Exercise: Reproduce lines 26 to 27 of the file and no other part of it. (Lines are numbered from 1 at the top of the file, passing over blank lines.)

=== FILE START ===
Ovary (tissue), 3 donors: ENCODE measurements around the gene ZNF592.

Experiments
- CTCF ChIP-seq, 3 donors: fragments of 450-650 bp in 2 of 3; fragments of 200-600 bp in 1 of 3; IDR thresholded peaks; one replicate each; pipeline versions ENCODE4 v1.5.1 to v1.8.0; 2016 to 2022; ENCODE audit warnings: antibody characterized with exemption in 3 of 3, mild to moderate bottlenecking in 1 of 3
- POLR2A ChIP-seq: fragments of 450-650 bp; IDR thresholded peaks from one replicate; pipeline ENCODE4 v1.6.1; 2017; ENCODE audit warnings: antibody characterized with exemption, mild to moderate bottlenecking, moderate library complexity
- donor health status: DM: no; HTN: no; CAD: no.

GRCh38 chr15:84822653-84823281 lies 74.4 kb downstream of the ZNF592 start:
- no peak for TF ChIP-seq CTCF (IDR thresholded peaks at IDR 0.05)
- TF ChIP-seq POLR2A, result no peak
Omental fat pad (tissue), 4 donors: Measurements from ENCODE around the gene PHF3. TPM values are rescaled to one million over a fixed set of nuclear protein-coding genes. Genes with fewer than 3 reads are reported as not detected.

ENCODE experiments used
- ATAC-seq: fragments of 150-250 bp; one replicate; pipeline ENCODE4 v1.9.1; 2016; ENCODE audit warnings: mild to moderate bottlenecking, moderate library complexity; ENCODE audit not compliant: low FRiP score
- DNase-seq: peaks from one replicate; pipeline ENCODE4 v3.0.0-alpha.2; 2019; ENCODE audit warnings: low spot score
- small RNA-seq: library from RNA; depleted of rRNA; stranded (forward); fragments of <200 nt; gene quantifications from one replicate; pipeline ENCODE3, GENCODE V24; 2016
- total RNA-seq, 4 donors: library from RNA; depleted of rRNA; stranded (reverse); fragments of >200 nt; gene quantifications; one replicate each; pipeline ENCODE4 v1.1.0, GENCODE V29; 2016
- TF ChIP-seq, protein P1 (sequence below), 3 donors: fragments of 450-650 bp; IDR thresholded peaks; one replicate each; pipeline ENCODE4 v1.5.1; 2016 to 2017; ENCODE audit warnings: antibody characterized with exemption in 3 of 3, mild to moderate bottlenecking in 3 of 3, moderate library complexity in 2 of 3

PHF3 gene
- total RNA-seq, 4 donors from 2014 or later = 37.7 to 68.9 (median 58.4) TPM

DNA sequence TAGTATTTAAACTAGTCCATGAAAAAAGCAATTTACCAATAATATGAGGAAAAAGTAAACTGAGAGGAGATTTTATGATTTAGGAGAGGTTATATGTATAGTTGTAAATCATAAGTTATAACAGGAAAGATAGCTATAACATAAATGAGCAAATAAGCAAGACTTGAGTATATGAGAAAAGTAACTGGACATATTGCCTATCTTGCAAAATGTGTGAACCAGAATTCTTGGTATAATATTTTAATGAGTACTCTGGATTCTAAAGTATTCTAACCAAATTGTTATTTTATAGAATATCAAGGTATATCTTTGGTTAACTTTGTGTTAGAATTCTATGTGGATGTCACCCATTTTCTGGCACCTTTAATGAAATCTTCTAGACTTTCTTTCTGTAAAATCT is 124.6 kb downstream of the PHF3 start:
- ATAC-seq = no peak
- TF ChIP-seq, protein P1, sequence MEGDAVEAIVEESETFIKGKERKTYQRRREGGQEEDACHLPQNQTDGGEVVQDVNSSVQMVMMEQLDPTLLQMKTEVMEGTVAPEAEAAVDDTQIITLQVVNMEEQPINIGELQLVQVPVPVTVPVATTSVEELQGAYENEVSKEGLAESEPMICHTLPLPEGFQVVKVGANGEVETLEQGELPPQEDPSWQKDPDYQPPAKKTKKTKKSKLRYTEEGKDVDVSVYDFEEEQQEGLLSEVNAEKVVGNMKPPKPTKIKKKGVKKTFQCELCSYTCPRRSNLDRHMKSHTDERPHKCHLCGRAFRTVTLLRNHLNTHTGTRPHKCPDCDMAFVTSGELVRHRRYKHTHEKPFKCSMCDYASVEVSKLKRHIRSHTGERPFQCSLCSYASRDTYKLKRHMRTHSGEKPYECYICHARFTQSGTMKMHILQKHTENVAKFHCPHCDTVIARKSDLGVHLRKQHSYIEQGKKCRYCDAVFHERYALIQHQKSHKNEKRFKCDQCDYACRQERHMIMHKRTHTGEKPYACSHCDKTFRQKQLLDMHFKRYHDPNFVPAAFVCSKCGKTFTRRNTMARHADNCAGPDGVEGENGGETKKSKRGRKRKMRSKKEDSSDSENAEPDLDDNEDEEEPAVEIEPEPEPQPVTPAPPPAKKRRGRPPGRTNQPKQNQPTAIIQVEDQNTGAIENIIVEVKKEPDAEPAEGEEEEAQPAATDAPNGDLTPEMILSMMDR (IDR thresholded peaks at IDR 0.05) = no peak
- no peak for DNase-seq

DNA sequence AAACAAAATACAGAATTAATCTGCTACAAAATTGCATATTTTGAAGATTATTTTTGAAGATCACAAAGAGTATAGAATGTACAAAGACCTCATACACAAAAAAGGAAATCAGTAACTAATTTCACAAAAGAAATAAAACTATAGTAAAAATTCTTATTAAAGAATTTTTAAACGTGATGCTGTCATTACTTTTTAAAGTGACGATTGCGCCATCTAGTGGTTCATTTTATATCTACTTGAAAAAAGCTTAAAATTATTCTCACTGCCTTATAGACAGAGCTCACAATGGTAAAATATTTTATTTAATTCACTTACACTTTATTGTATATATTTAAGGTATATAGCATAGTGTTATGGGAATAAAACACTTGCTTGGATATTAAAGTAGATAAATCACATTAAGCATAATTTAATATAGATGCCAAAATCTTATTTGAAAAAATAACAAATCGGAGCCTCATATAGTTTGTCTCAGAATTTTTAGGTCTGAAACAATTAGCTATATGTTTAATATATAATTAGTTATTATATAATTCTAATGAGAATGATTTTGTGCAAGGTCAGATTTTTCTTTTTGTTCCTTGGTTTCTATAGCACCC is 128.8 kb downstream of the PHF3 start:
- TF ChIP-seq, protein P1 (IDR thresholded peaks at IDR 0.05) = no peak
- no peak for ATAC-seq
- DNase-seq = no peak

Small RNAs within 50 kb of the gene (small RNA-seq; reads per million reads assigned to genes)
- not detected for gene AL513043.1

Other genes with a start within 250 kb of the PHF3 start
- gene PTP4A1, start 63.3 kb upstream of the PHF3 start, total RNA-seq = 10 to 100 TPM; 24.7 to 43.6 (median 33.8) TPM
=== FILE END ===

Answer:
Small RNAs within 50 kb of the gene (small RNA-seq; reads per million reads assigned to genes)
- not detected for gene AL513043.1